“We were the best little altar boys in the south Bronx. At least that is what Mother Mary Augustine told us.”
I began serving in 5th grade, which was the earliest Father Hyland would allow us to begin. The training was hard and true. We were handed cards with the Latin printed out phonetically: Ad Deum qui laetificat juventutem meum, and underneath, Ad Day-oom qwee lay tee fee chot — yu ven tu tem may-oom (or something like that).
It was not easy to memorize, and when you got to the Suscipiat Dominus sacrificium for the end of the offertory prayers, there was always big trouble. That was because if we failed our “Latin” test, and didn’t make the proper phonetic response, we would have to write the Confiteor 10 times for extra homework. I remember wanting to watch “Captain Video and His Video Rangers” sooo bad but I couldn’t. I had to write the Confiteor.
You had to really want to be an altar boy to stick it out.
But I loved it. Father Hyland was a demanding taskmaster, but we were the best little altar boys in the south Bronx. At least that is what Mother Mary Augustine told us.
I served into my first year in high school. Back then we had the regular Low Mass, celebrated by one priest and two servers, without song. Then there was the Missa Cantata, which actually was the Mass done in song. It had one priest and a master server, plus two servers called acolytes.
The Solemn High Mass was, and still is, the most beautiful presentation of the Mass. This holy offering includes three priests — the celebrant, the deacon and the sub-deacon, usually all priests. There was the master altar boy (the crème de la crème of all the other servers; that position Eddie O’Reilly and I ascended to in 8th grade). Then the corps of altar boys included two acolytes and a thurifer and boat (the incense and charcoal guys). When the occasion called for it (Christmas, Holy Week, etc) there were torchbearers and a cross bearer. Yup — there would be altar boys all over the place. A Solemn High Tridentine Mass is still something to behold.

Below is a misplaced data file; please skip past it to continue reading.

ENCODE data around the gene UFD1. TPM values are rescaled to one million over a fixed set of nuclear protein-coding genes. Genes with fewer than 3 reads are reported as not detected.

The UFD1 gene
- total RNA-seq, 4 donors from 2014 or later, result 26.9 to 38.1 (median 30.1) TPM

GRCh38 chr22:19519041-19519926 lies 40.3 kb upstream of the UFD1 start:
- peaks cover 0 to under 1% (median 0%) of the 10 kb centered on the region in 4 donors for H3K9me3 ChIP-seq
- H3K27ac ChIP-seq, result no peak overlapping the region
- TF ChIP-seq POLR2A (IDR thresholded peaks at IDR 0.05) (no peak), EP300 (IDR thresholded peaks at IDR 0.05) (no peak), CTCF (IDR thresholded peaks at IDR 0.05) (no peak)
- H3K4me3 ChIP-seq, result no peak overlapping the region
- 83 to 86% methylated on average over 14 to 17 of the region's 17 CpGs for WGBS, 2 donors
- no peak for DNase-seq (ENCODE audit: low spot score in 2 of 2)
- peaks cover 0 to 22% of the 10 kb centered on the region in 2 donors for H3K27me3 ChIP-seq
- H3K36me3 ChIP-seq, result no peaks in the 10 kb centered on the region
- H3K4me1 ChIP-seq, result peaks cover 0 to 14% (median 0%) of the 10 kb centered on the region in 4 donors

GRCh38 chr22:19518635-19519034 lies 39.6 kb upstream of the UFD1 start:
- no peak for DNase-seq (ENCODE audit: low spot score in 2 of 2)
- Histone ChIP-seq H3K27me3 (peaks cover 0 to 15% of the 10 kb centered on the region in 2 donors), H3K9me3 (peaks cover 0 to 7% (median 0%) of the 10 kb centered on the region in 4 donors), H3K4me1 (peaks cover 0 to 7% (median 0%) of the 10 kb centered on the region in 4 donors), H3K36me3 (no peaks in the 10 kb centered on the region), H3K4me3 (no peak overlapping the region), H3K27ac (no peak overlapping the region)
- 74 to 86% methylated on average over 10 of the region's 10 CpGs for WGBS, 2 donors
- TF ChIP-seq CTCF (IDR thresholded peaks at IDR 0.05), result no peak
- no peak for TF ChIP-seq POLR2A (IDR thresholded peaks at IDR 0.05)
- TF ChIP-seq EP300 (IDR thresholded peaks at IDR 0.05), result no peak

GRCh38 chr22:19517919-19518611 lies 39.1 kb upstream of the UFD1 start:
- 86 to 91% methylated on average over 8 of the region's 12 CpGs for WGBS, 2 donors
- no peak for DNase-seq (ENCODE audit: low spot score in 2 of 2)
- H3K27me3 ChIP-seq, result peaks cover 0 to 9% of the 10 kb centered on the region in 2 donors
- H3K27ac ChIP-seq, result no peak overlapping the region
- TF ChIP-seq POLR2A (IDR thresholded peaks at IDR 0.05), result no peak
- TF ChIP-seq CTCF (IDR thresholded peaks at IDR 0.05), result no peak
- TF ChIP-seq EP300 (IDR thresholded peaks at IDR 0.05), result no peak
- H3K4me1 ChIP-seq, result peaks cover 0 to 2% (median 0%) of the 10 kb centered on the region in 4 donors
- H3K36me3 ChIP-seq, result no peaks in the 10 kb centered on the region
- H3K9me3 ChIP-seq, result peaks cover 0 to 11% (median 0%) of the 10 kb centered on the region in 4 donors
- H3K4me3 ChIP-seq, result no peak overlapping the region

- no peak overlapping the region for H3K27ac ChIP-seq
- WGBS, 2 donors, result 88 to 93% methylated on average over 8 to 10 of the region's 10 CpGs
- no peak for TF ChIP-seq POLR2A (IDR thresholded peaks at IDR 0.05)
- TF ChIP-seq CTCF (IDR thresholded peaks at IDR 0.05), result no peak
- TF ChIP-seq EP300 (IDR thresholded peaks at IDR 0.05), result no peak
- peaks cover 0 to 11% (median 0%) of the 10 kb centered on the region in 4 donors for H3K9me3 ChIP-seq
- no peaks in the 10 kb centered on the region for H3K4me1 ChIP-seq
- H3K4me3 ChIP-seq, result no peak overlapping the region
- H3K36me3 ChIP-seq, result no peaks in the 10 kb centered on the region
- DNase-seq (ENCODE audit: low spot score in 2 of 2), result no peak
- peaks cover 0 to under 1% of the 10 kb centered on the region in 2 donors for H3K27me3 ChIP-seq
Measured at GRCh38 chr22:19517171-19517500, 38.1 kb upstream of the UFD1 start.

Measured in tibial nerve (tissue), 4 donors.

Much was expected of us. We wore black cassocks during the week and red on Sundays and Holy Days. We also wore those hard, celluloid collars with the big red or black bows tied in front of them. I hated them, especially in the summer. And I did not like serving at funerals. There was an upside — we would get called from class to serve — but the fact is, there were many funerals and, even as a kid, I would rather have stayed in class.
Every Monday night was a Novena and Benediction at 7 p.m. and we all took turns serving at those devotions.
There was one grand perk in being an altar boy. It was when you were assigned to serve at a wedding. You always received an envelope with money — sometimes a buck, sometimes two bucks or five. One time Ronnie Murray and I got $10 each but Father Quirk made us give it back because he said it was too much. He let us have two bucks each.
We were so ticked off we said a lot of bad stuff and had to go to confession the following Saturday.
I’m really glad I found that old picture. It brought a lot of good memories from a spot hidden away… and I enjoyed having them back for awhile.
Read more: Where are the Thin Places?
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